By the way, you can stream Sunday’s game at Yahoo’s Sports Home, MLB index and video home beginning at 1:10 p.m. Once loaded with arms like Matt Harvey, Jacob deGrom, Steven Matz and Zack Wheeler, New York is currently down to Noah Syndergaard, who’s currently battling strep throat, and Bartolo Colon, who is officially its steadiest and healthiest rotation option. Therein lies the problem for the Mets.
In another attempt to shake things up, Bruce Bochy has moved Brandon Belt to the top of the lineup while moving Angel Pagan down on Saturday. San Francisco Giants: 1. Denard Span (L) CF 2. Brandon Belt (L) 1B 3. Buster Posey (R) C 4. Hunter Pence (R) RF 5. Eduardo Nunez (R) 3B 6. Joe Panik (L) 2B 7. Angel Pagan (S) LF 8. Ehire Adrianza (S) SS 9. Madison Bumgarner (R) LHP San Diego Padres: 1. Manuel Margot (R) CF 2. Jon Jay (L) LF 3. Wil Myers (R) 1B 4. Hunter Renfroe (R) RF 5. Adam Rosales (R) 3B 6. Luis Sardinas (S) SS 7. Derek Norris (R) C 8. Carlos Asuaje (L) 2B 9. Jarred Cosart (R) RHP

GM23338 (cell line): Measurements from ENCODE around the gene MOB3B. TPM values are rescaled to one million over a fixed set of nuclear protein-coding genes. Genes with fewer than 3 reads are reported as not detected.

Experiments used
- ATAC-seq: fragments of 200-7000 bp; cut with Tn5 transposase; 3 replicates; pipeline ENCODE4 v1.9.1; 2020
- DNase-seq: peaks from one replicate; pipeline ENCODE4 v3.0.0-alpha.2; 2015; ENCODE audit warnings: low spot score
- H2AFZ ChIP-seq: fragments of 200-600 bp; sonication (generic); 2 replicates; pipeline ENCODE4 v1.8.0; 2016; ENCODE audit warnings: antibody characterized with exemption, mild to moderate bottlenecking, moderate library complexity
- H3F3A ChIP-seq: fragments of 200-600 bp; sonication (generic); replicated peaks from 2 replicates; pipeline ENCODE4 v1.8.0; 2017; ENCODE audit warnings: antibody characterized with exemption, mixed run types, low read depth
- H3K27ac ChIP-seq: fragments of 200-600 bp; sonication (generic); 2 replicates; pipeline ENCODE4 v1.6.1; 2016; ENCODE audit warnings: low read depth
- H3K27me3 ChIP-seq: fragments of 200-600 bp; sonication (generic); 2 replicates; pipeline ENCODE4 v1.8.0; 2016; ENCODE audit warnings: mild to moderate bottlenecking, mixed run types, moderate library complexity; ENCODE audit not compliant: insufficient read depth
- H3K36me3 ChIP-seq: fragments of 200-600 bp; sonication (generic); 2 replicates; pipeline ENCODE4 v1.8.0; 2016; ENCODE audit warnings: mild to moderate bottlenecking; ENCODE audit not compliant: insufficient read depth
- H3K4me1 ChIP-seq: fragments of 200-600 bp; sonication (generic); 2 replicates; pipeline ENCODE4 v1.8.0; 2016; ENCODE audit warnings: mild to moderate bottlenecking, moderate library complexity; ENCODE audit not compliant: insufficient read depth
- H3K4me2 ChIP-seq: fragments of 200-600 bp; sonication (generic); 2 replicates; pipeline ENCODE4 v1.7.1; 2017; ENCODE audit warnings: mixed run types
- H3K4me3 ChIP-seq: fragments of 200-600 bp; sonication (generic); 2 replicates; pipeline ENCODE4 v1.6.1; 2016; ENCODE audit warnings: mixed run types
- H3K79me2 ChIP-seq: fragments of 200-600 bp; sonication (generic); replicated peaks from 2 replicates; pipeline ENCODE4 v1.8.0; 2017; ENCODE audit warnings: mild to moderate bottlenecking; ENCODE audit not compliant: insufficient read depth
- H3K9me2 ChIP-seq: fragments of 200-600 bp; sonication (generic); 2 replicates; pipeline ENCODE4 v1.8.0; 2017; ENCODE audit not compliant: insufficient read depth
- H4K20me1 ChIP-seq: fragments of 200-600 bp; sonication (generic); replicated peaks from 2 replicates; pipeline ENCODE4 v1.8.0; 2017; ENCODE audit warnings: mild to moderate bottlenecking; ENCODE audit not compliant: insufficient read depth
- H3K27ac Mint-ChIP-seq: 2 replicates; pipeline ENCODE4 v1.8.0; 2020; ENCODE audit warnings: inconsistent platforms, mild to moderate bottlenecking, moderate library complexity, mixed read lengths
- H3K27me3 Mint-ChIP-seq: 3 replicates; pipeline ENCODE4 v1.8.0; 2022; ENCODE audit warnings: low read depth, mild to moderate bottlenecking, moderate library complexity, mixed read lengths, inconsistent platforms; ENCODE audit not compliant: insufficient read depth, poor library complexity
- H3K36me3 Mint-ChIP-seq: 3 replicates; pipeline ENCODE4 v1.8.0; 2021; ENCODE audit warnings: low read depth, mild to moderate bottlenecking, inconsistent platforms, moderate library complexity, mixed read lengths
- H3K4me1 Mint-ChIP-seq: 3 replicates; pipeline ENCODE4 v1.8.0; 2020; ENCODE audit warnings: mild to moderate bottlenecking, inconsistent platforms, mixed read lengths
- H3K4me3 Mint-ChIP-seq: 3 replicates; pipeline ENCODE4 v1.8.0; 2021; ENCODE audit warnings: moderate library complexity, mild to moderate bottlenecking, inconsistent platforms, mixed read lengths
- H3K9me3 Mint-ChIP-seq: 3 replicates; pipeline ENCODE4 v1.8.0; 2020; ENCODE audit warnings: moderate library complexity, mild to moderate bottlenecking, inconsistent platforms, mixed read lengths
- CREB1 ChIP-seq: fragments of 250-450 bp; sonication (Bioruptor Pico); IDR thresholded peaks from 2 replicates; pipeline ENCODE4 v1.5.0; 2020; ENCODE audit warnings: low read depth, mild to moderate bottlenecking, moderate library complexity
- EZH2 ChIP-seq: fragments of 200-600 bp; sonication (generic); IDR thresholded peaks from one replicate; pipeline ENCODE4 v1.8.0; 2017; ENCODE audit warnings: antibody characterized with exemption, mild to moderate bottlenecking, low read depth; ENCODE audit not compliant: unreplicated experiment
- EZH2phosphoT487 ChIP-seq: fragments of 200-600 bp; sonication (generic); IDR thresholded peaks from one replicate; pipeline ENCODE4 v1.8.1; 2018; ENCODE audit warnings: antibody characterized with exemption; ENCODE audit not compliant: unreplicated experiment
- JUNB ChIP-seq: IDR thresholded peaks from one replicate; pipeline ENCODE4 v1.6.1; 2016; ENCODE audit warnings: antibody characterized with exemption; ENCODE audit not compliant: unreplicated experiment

Al Michaels graduated from Los Angeles Hamilton High in 1962 and majored in radio and television at Arizona State, but the lessons that best prepared him for a five-decade career in sports broadcasting began when he was 6 years old in New York City. That was in 1950, when the Brooklyn Dodgers hired Vin Scully, then 22, to join Red Barber and Connie Desmond in the radio and television booths. Michaels, who could walk to Ebbets Field from his Brooklyn home, listened to Scully through elementary and middle school. Michaels’ father took a job in Los Angeles and moved the family there in 1958, the same year the Dodgers migrated west, so Michaels was able to listen to Scully through high school and